She may have had impure motives for going after the former AG, but if there wasn’t ample evidence that he was in fact guilty the votes wouldn’t have fallen they way they did.

          1. Are you kidding me, Anthony, she tainted the entire process so he couldn’t even get a jury trial. Did you know she called up other governors trying to influence them to support her and go against Ravnsborg?

            Sorry, but you clearly didn’t listen to all the facts. This was completely political. Had a judge heard this impeachment case it would have been dissmeased.

            1. Of course it was political. He is (was) a politician right? It wasn’t a criminal trial, it was deciding if he was fit for POLITICAL office and most people thought he wasn’t. End of story.

            2. Do you think for a second that if there was a jury trial for his criminal offense that this wouldn’t have been published THEN? Do you think that the prosecution wouldn’t have wheeled out the video evidence and played it for the jury and the entered it officially into the public record?
              Do you think that in the course of that criminal trial that he wouldn’t have been found guilty of the three misdemeanors that he was charged with?
              He pled no contest because he recognized that the state was going to be able to prove their case.

              As far as the impeachment case – This wasn’t a Criminal Trial. The standards ARE different.
              He couldn’t go to jail. They couldn’t fine him or put a felony conviction on his record.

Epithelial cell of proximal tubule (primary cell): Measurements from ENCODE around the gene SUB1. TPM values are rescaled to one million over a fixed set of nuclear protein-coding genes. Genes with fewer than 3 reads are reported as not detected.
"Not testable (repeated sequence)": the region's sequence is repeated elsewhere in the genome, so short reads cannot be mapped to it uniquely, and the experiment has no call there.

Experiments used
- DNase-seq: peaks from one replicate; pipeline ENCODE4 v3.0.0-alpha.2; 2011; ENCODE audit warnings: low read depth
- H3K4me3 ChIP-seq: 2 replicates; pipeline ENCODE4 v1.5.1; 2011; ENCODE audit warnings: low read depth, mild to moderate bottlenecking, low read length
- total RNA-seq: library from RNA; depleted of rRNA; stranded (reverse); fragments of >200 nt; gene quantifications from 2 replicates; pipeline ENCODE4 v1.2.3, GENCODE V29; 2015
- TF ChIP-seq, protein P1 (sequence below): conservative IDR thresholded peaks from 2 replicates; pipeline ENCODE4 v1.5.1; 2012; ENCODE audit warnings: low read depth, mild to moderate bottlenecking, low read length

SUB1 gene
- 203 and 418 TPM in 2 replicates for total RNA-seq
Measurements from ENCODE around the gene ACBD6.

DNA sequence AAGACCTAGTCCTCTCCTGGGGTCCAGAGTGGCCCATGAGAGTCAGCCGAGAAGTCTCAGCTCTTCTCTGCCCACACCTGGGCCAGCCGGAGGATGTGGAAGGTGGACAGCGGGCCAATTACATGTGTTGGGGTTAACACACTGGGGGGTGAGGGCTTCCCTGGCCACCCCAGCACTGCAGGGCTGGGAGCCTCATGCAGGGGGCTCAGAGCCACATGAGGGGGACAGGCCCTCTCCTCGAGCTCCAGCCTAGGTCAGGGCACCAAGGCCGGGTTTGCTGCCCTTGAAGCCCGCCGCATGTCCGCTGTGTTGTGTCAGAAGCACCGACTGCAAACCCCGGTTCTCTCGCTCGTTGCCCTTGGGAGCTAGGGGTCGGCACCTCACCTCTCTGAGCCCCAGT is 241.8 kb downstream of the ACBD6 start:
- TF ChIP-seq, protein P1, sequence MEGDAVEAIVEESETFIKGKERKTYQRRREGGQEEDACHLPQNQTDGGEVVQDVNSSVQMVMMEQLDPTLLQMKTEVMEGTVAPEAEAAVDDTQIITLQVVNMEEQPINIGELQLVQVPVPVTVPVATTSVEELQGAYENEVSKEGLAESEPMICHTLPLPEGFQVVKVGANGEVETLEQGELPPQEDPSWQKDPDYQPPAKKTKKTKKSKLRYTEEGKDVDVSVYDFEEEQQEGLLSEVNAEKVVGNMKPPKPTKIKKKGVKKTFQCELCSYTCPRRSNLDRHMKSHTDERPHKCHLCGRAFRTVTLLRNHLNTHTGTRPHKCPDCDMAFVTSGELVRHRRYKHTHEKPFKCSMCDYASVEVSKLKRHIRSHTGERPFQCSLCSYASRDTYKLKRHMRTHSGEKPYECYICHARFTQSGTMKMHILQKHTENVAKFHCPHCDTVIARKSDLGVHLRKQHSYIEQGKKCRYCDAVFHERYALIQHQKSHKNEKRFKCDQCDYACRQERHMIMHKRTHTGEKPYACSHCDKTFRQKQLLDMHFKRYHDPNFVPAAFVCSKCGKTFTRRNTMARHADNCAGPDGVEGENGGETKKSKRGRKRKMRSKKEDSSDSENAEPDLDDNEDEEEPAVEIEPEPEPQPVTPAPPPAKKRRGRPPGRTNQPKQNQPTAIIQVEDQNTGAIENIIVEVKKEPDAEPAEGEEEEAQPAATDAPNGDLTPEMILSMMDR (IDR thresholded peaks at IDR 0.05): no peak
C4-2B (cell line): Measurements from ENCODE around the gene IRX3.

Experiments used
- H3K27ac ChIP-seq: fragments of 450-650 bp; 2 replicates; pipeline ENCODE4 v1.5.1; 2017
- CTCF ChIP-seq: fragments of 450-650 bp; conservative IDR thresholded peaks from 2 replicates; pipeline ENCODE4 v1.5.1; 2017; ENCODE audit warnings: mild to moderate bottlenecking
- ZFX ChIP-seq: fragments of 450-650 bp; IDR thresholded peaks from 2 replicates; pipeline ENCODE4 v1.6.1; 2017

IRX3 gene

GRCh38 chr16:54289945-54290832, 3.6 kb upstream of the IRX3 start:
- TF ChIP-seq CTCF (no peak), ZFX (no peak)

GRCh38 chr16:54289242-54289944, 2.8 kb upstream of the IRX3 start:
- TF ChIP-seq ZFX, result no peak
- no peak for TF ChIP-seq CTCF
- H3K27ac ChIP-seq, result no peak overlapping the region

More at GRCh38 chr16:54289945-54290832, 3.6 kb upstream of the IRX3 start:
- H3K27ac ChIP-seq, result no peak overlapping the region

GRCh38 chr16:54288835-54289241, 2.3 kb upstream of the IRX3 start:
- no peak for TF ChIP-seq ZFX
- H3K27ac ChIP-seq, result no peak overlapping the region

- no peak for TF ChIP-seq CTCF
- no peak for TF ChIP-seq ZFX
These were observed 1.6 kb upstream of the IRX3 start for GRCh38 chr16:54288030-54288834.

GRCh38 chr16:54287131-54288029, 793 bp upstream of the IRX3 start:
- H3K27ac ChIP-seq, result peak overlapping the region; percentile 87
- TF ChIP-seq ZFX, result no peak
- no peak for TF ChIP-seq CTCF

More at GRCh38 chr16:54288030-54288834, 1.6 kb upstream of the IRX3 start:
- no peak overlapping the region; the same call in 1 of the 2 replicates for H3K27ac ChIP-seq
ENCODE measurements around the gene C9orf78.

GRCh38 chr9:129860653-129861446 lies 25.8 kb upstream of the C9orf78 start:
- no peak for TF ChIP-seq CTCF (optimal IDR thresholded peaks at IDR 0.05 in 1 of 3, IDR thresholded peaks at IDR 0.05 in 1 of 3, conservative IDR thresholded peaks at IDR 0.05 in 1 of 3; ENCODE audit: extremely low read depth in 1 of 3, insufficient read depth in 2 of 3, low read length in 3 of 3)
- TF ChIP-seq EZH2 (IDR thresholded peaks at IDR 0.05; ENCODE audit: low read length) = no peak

This was “Should this person keep their job and is he eligible for re-hire.”
              He could get fired. That’s it.

              And the Senate overwhelmingly determined that he shouldn’t keep his job.
              For some that might have been purely political.
              For some that may have been because they think he couldn’t be effective at his job.
              Some may think that he didn’t show proper remorse for killing a man.
              For some that may have been because they think what he did disserved more punishment than the state criminal justice system allowed.

              I think you dramatically over-estimate the former AG’s popularity if you think that this was completely political. Did people, including the governor jump on this opportunistically? Of course they did. They are politicians -just like the former AG.
              But the former AG has only himself to blame. There were many many ways that he could have put this behind him and come out stronger for it. But all of those would have meant he needed to take personal responsibility for his actions and shown genuine remorse.

              1. Noem wanted the AG out so she could appoint someone to help cover up the fact she forced a government employee to give her daughter a license and then had her fired. That is the truth of it all.

                  1. Yeah, and the guy was 5 times over-medicated. Stumbling on the road from an eyewitness, and it is stated his preferred method of suicide was being hit by a car. And there was glass, a bolt, and blood splatters all on the road. But why look at the evidence.

  4. It depends upon, at the very heart of it all, the truth of the matter.

    Interesting tangential point: “Crazy” can be misnomered to “courageous” or other terms.

    The Marines getting off the boats at Normandy were ..